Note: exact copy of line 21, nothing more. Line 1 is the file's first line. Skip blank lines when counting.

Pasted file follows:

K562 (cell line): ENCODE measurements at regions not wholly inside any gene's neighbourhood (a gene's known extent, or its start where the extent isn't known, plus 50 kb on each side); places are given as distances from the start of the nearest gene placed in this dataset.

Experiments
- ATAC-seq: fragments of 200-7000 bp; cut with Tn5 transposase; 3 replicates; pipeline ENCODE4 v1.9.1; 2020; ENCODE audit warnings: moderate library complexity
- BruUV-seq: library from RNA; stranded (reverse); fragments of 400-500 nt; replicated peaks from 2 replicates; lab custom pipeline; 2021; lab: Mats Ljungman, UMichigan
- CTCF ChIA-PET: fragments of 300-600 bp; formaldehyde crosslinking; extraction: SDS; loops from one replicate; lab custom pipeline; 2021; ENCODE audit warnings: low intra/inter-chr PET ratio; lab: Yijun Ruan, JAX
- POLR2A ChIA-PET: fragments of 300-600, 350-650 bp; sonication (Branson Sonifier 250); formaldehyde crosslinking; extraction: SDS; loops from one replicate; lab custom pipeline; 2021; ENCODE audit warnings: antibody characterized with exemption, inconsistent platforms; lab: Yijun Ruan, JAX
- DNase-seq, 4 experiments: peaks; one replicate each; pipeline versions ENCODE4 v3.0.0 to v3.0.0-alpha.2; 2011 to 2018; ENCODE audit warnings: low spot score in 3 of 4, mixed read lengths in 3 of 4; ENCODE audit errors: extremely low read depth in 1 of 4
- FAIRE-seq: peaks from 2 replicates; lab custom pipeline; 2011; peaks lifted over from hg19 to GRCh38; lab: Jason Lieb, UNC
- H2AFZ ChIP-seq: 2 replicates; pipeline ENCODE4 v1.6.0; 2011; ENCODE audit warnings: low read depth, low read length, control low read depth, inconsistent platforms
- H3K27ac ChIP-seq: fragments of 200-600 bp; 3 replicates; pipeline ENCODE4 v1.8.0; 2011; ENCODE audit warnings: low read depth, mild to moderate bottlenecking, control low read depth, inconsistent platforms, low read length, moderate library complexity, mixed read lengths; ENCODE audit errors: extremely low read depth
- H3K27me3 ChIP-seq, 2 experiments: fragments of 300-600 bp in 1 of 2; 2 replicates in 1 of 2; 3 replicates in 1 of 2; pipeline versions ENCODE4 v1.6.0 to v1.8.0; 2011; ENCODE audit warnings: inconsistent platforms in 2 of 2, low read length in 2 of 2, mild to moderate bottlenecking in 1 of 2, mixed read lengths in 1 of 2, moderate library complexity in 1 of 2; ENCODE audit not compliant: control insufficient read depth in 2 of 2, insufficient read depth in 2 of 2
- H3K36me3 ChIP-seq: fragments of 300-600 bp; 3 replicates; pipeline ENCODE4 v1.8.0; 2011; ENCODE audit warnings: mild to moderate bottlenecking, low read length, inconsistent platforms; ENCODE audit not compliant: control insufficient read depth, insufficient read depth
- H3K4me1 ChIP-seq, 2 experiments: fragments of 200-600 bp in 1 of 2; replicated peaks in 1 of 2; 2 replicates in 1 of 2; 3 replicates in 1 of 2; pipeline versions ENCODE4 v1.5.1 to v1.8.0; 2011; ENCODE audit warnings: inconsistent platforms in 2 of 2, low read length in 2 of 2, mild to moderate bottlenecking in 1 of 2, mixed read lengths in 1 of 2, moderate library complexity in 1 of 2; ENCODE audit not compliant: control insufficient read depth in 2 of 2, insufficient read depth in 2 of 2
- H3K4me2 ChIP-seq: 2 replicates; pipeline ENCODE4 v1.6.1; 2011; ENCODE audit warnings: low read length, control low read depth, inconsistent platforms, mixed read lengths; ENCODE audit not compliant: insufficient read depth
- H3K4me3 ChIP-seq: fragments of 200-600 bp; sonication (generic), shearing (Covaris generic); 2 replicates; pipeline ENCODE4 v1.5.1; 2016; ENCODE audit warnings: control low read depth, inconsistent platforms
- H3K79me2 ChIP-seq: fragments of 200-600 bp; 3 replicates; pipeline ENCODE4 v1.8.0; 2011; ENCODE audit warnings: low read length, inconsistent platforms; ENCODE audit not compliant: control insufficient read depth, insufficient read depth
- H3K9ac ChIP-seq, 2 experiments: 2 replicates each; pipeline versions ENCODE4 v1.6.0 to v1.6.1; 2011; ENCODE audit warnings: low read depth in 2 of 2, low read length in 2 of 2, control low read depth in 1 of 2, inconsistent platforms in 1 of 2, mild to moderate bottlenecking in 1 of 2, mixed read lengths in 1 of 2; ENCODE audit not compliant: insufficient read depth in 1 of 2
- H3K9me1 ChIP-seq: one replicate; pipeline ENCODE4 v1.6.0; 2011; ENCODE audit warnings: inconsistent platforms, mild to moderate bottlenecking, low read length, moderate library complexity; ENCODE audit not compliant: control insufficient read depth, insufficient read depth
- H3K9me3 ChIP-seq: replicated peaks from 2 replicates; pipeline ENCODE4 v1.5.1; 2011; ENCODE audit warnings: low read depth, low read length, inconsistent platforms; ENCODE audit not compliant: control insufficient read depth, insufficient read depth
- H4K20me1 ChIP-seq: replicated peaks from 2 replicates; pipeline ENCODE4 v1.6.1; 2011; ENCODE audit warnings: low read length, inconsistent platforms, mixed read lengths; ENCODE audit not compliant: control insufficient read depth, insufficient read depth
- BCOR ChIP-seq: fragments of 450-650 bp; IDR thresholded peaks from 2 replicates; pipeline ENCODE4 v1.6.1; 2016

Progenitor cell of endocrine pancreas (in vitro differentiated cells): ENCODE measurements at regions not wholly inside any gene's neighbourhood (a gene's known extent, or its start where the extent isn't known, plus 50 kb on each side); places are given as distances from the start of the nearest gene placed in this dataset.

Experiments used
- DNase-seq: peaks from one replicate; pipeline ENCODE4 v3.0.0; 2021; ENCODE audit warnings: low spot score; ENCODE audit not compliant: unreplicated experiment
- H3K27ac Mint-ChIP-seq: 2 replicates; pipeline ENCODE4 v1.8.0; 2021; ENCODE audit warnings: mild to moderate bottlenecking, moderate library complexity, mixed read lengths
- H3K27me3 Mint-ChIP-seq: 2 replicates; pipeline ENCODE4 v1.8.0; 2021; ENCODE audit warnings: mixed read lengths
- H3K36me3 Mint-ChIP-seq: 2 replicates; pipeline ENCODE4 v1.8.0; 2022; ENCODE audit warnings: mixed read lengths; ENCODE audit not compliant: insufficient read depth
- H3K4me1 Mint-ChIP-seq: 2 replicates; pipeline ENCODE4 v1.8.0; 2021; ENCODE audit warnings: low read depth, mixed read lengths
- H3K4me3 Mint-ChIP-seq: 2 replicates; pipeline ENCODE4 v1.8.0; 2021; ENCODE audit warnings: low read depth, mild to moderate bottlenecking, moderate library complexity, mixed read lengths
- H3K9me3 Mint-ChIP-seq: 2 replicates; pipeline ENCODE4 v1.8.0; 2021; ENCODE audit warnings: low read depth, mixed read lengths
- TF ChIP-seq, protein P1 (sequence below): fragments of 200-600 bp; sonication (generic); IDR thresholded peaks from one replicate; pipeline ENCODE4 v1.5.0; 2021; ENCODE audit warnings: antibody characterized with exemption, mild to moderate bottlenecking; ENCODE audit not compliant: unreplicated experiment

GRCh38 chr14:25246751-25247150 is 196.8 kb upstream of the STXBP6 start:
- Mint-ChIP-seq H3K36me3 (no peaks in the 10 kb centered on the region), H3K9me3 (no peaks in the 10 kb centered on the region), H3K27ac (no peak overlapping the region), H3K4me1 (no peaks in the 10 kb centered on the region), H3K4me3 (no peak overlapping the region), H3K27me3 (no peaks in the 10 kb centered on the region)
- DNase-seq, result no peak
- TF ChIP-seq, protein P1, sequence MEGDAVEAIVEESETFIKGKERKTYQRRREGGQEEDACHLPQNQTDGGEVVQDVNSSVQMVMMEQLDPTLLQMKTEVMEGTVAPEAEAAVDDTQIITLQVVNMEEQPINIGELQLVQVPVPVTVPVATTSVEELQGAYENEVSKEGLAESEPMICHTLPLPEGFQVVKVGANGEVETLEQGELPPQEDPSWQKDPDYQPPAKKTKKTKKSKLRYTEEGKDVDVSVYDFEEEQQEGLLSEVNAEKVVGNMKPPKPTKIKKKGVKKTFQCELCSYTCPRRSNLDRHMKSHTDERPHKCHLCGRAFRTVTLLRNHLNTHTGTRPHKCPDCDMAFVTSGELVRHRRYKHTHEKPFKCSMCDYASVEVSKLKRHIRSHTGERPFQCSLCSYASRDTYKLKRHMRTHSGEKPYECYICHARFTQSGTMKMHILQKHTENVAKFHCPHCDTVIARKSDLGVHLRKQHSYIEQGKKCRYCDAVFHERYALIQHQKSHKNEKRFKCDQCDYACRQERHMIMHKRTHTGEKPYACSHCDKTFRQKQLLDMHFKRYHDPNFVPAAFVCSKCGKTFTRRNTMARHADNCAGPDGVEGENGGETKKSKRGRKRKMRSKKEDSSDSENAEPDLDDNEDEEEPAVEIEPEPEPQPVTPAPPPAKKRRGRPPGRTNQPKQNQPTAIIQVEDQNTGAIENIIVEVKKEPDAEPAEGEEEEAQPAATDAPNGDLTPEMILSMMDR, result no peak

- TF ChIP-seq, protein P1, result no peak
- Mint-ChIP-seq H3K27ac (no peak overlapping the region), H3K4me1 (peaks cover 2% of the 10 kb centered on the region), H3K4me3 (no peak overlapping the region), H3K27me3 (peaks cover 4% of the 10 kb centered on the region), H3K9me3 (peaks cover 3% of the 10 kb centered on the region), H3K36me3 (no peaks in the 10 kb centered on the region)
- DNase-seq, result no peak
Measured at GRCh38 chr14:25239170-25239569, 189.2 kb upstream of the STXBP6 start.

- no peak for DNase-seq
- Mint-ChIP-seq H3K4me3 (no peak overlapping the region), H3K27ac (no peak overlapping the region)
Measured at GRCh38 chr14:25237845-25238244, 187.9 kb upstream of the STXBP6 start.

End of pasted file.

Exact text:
- BCOR ChIP-seq: fragments of 450-650 bp; IDR thresholded peaks from 2 replicates; pipeline ENCODE4 v1.6.1; 2016